Digoxin Medicine Level
Does this test have other names?
Therapeutic digoxin monitoring, dig level
What is this test?
This test measures the amount of the heart medicine digoxin in your blood.
Digoxin is a medicine that helps your heart pump better when you have an irregular
or rapid heartbeat. This heartbeat is often caused by atrial fibrillation. Digoxin
may also be given to you if you have congestive heart failure (CHF).
When you take digoxin, it's important that the medicine is at the right level for
you to get the help you need from it. Your healthcare provider may need to change
your dose if your levels are too high or too low.
Why do I need this test?
You may need this test to have your digoxin level checked when you first start treatment.
This is to make sure you are taking the right dose. The dose level that works best
for most people is called the therapeutic range. A digoxin dose is not the same for
everyone, so your healthcare provider may need to change your dose over time.
You may need this test to:
Find your therapeutic dose of digoxin after you begin taking the medicine
Check the medicine level regularly to make sure you keep getting a therapeutic dose
See whether certain symptoms you are having may be related to your digoxin level
What other tests might I have along with this test?
Your healthcare provider may also order other tests if you have signs or symptoms
that may mean your digoxin level is too high or too low. These tests include an electrocardiogram,
or ECG. Your healthcare provider may also order tests to check your kidney health
if you have kidney problems. They may also order tests to check your blood potassium
and magnesium levels. Kidney problems and low levels of potassium or magnesium in
the blood may lead to digoxin overdose.
What do my test results mean?
Test results may vary depending on your age, gender, health history, and other things.
Your test results may be different depending on the lab used. They may not mean you
have a problem. Ask your healthcare provider what your test results mean for you.
Results are given in nanograms per milliliter (ng/mL).
If you are taking digoxin because of an irregular heartbeat, your therapeutic range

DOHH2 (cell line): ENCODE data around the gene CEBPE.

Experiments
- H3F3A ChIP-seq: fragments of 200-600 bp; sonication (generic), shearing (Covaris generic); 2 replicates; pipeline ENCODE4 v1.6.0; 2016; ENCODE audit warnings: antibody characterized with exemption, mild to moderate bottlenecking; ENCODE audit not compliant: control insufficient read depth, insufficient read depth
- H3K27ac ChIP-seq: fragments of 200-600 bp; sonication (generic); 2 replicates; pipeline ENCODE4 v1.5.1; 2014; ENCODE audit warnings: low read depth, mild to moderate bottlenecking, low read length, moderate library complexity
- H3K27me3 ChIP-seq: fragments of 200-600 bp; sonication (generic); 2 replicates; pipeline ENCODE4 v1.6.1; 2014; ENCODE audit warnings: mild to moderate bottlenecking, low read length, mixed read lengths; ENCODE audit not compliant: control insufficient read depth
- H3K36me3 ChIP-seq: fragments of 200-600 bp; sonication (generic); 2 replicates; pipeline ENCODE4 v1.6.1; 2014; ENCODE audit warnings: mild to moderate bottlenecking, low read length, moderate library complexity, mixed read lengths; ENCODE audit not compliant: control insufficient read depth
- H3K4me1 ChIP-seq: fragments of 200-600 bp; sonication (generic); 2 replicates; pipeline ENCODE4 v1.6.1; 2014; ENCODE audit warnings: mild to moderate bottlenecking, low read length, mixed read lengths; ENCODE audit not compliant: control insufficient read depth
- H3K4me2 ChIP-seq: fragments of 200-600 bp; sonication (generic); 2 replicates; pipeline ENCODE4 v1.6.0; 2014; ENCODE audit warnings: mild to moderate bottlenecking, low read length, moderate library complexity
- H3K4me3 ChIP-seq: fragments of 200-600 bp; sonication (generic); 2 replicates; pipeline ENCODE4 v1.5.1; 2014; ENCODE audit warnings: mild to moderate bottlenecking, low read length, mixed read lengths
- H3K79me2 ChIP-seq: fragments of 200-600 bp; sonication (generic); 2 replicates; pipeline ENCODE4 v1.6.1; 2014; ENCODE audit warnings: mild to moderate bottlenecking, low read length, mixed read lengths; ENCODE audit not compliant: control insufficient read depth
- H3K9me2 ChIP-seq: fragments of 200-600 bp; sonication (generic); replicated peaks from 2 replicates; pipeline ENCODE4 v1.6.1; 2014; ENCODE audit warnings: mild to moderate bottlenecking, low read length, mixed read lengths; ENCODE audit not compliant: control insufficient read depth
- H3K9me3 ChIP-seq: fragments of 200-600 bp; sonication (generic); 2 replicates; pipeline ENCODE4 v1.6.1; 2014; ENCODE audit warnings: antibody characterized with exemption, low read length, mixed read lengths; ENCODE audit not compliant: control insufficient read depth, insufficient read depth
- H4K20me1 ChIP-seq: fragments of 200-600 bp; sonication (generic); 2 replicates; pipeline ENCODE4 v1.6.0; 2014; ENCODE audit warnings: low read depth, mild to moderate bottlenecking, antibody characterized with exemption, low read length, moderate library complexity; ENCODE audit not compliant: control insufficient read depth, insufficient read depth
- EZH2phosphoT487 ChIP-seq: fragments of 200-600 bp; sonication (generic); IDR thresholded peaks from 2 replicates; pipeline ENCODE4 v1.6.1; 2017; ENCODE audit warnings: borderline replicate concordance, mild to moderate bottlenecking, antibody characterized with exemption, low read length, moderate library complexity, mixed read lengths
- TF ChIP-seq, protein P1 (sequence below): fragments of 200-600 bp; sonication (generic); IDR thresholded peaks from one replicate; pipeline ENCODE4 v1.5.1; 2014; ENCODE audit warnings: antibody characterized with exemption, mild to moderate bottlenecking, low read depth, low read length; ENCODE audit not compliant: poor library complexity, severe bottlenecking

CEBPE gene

may be between 1.0 and 2.0 ng/mL. But this range varies widely. This is because the
test is more commonly used to check for toxicity when treating an irregular heartbeat
instead of to find out how well the medicine is working as a treatment.
If you have CHF, the ideal range may be lower. When used for CHF, the target range
for this test is important to find out both how well the medicine is working as treatment
and to avoid the risk for toxicity.
If your digoxin level is outside the therapeutic range, your healthcare provider may
raise or lower your digoxin dose.
If you have CHF and your digoxin levels are below the normal treatment range, you
may develop symptoms of persistent heart failure:
Digoxin levels above the normal treatment level may cause:
Very high levels of digoxin can cause a condition called digoxin toxicity. This may
need treatment with a medicine to block the effects of digoxin. Digoxin side effects
can happen even when levels are considered to be within normal limits. It's important
to report any new symptoms to your healthcare provider.
How is this test done?
The test is done with a blood sample. A needle is used to draw blood from a vein in
your arm or hand.
Does this test pose any risks?
Having a blood test with a needle carries some risks. These include bleeding, infection,
bruising, and feeling lightheaded. When the needle pricks your arm or hand, you may
feel a slight sting or pain. Afterward, the site may be sore.
What might affect my test results?
Taking digoxin within 6 to 12 hours before this test can affect your results.
Many other medicines can also affect your digoxin level. These include antacids, medicines
that lower cholesterol, over-the-counter medicines for diarrhea, bulk laxatives, and
nutritional supplements. Foods high in fiber can also affect your results.
How do I get ready for this test?
Ask your healthcare provider when you should stop taking digoxin before the test.
Be sure your healthcare provider knows about all medicines, herbs, vitamins, and supplements
you are taking. This includes medicines that don't need a prescription and any street
drugs you may use.